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BioShock Infinite - Burial at Sea - Episode 2 Review

Review: BioShock Infinite – Burial at Sea – Episode 2 / Developer: Irrational Games / Platform: Various / Release Date: Out Now

Taking place directly after the shocking cliffhanger of Episode 1, the second part of Burial at Sea has the player taking the role of Elizabeth. Trapped far from Rapture and surrounded by psychopaths, she is forced to make a deal with the devil. Haunted by images of the past and the future she denied by coming to Rapture, things take a turn for the strange once she starts hearing the voices of the dead.

A new protagonist to any series can change many things, but this second episode takes full advantage of this. With Booker typically providing the muscle in previous BioShock Infinite games, Elizabeth is less a brawler and much more of a tactical fighter. Utilising plasmids and a few new weapons, the player is expected to sneak and plan their way through each area and this does wonders for it.

BioShock as a series has typically suffered from weak combat, often having little need for plasmids or tonics in any fight due to high stamina and reliable firearms. By turning to a more Dishonoured style approach of stealth and guile, you are forced to rely upon them far more. While it doesn’t handle stealth as well as that last game, or even the recent Thief, it’s competently handled and it makes Splicers a dire threat rather than mere cannon fodder. While still as linear as the rest of BioShock Infinite, the beautifully grimy and decayed levels are competently handled with this in mind and there are far more openings to explore than before.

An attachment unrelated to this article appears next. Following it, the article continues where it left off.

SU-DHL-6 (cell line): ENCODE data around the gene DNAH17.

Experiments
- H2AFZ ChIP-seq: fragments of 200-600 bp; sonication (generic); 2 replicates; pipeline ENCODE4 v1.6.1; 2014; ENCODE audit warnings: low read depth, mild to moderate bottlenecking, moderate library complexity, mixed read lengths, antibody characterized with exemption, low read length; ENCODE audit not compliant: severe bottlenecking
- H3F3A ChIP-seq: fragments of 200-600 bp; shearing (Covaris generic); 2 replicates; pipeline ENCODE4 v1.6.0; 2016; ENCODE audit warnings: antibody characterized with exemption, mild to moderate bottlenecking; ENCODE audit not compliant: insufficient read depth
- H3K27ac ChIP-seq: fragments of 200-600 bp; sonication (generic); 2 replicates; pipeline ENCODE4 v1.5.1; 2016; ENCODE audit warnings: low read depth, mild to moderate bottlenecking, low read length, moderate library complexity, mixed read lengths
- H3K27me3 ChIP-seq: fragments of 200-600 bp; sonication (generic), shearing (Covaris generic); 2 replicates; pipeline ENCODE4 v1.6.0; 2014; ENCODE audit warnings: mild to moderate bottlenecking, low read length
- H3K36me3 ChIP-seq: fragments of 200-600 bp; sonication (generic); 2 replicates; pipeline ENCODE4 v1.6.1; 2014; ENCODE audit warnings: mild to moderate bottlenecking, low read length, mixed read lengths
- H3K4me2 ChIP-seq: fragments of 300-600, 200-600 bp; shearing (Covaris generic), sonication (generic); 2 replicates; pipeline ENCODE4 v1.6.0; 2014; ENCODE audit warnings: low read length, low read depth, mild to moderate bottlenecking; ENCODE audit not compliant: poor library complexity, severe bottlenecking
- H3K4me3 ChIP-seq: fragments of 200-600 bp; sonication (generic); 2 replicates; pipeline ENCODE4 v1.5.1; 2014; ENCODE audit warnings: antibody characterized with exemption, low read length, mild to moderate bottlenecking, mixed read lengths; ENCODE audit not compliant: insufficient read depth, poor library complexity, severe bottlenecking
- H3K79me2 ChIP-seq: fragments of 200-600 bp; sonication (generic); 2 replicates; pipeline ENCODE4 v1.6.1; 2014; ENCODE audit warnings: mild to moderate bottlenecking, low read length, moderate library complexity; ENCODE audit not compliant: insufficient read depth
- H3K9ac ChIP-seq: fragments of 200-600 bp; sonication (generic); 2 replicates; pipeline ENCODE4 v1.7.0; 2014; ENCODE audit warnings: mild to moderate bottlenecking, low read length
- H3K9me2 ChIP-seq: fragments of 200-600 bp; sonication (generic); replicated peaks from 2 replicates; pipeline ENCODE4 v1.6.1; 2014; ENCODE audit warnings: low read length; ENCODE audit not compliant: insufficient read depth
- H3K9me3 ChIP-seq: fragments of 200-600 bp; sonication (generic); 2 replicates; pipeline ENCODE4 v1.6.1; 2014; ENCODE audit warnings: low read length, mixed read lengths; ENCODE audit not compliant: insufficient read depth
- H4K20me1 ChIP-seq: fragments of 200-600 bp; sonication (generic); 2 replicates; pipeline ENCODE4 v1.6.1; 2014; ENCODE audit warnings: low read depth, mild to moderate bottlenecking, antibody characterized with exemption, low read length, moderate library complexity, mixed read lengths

In a first for the series, the failings do not come from the mechanics, but the story. Attempting to further bridge the gap between Rapture and Columbia, Burial at Sea – Episode 2 just can’t help but keep changing things. While people complained about BioShock 2’s retcons, here we have entire character motivations and histories being altered at the drop of a hat. Hand-waved away under the justification of quantum mechanical nonsense, the elements added largely weaken the overall story. Major rebel characters especially suffer from ill thought out additions to the tale, and the revelations here are pointless at best. Everything here really comes down to fan service, with the plot being more an excuse to see everything one last time. While this may well have been what Burial at Sea offered, it’s hard to appreciate when it weakens the overall work.

Easily weaker than the first episode, Burial at Sea is more interesting than it is truly good. The ideas are there and there are some admirable pushes for innovation, but poor decisions to alter the story hold it back from greatness.

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